The familiarity that our on-ground team has with the lives of the farmers allow them to act as ambassadors of the service; they explain Jiva’s purpose, relate the use case to the individual farmer’s needs, and show farmers how to navigate the application. Instead of seeing a single, impersonal advertisement, farmers are likely to hear about Jiva from multiple known sources, building trust in the brand prior to adoption. Aria concludes,
“An omnichannel approach is critical because farmers need to know who we are; it’s easier to trust a friend who lives in your community than an application you’re seeing for the first time”.
Jiva’s growth team is therefore focused on designing, as Seamus describes it, “a softer approach to digital adoption”, through the deployment of on-ground community members who can ignite a self-perpetuating flywheel of trusted recommendations among disparate and hard-to-reach areas. Without this omnichannel approach, he notes, “it would take ten years to accomplish what we want to in two”.
At a fundamental level, this model seeks to minimize the amount of behavioral change required in adopting Jiva. By design, we ask an immense amount from our users: change your farming practices after decades in the field, buy your seeds online rather than at the local market, receive a digital loan, and do it all through a company you’ve just heard about. Employing friends and family of farmers as conduits of Jiva’s value and first-adopters of our products allows us to take a major element of this behavioral change — lack of face to face interaction — out of the equation. As Aria puts it, “our customer acquisition model allows us to be disruptive, but not prohibitively so”.
Ultimately, while Jiva is a startup that builds technology, our service will never be digital-only. Our relationships and actions within the community have an inherent physical component, and the experience of our farmers is heavily shaped by our employees on the ground. In fact, the majority of the user experience occurs between the farmer and these community employees, rather than between the farmer and the app screen.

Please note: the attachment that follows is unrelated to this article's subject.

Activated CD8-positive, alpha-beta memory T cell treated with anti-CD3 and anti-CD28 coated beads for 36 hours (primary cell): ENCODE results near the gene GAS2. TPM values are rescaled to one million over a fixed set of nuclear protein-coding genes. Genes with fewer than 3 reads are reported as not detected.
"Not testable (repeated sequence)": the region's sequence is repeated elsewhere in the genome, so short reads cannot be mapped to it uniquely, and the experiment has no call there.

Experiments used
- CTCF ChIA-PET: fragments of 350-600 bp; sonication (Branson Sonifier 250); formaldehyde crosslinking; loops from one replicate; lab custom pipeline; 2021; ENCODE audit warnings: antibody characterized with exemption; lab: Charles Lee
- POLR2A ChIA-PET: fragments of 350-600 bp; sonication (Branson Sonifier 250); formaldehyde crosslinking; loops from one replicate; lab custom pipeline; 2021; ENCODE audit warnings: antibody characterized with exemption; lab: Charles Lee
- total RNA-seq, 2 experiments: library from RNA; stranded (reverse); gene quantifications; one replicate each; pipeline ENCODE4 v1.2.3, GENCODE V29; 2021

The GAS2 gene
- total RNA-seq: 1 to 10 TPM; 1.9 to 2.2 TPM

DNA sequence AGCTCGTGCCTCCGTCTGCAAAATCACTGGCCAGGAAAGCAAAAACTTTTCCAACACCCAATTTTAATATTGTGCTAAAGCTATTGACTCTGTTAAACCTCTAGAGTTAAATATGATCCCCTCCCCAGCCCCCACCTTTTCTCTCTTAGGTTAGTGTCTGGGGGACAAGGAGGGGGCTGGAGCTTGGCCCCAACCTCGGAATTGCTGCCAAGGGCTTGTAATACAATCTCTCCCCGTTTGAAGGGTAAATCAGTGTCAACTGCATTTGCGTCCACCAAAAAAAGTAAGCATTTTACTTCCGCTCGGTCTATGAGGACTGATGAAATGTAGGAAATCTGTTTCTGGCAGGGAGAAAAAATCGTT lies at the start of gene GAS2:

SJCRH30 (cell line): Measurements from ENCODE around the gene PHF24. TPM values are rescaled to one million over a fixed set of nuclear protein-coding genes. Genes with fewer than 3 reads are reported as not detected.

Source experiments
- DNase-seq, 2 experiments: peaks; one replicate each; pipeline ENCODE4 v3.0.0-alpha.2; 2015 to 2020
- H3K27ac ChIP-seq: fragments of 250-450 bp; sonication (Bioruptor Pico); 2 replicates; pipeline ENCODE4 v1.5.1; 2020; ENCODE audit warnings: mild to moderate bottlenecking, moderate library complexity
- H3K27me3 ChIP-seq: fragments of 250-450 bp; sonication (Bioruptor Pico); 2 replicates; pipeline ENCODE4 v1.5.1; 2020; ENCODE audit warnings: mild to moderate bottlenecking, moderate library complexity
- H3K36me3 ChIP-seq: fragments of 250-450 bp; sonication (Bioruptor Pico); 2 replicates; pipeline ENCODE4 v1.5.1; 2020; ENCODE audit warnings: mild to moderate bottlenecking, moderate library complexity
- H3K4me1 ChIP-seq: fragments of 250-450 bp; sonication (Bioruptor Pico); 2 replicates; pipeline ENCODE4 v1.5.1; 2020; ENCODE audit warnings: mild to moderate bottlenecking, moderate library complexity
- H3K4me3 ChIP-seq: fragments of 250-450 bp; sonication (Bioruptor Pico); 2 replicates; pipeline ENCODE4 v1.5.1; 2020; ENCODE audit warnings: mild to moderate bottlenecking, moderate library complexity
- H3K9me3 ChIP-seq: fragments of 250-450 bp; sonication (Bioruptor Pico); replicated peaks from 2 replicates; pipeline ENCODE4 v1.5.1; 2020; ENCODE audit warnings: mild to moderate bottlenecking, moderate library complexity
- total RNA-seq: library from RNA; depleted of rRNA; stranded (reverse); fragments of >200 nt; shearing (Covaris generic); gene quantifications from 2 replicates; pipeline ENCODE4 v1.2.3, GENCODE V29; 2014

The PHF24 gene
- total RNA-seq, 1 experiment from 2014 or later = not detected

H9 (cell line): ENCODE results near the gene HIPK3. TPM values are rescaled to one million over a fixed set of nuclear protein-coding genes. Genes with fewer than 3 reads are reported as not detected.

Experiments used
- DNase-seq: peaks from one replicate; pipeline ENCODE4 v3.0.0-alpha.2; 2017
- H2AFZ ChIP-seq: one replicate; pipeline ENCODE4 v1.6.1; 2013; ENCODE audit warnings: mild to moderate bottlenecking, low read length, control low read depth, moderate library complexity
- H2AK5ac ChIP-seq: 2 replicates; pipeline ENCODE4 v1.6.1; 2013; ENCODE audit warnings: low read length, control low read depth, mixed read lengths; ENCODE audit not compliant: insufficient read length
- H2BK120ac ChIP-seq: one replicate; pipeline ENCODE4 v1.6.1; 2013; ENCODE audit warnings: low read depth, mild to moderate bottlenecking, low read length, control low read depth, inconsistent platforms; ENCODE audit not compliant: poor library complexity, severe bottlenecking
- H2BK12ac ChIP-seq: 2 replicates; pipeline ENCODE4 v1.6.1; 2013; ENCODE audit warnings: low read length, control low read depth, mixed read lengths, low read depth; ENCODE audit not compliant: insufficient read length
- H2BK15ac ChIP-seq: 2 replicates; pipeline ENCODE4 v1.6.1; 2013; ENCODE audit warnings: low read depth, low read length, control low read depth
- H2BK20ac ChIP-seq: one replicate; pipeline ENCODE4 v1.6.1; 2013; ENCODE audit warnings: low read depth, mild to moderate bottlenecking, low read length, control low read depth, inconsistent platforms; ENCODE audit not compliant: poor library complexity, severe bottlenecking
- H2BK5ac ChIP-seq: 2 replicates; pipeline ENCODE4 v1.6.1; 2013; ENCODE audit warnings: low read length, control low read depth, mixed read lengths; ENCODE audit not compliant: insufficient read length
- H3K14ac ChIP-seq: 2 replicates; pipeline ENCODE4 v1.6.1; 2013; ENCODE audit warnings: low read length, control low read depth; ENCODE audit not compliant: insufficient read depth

Jiva’s engineers, designers, and product managers can build seamless and stunning digital experiences, but it’s the ability of Jiva’s on-ground network to truly embed the brand and its purpose within the community-conscious that drives customer acquisition, activation, and retention.
Wicked problems are complex and multifaceted. True progress against these problems requires a deep understanding of the lived experiences of the people that are subject to them — the big and the small, the universal truths and the personal nuances. Without that deep understanding, products, services and processes built for good may fail to reach critical adoption or address the true pain points felt by the user. In order to create lasting impact, we must meet our users in their communities, understand their pain points and treat them as partners in the evolution of our solutions. And all that begins with trust.
Seamus, when reflecting on Jiva’s community-driven growth model, concludes,
“A trust-first approach is not typical, but we aren’t trying to do something typical. When we crack the code and get millions of smallholder farmers to join us, we won’t be measuring impact in the number of users we have, but rather the step-change in power that their voice will have in the world”.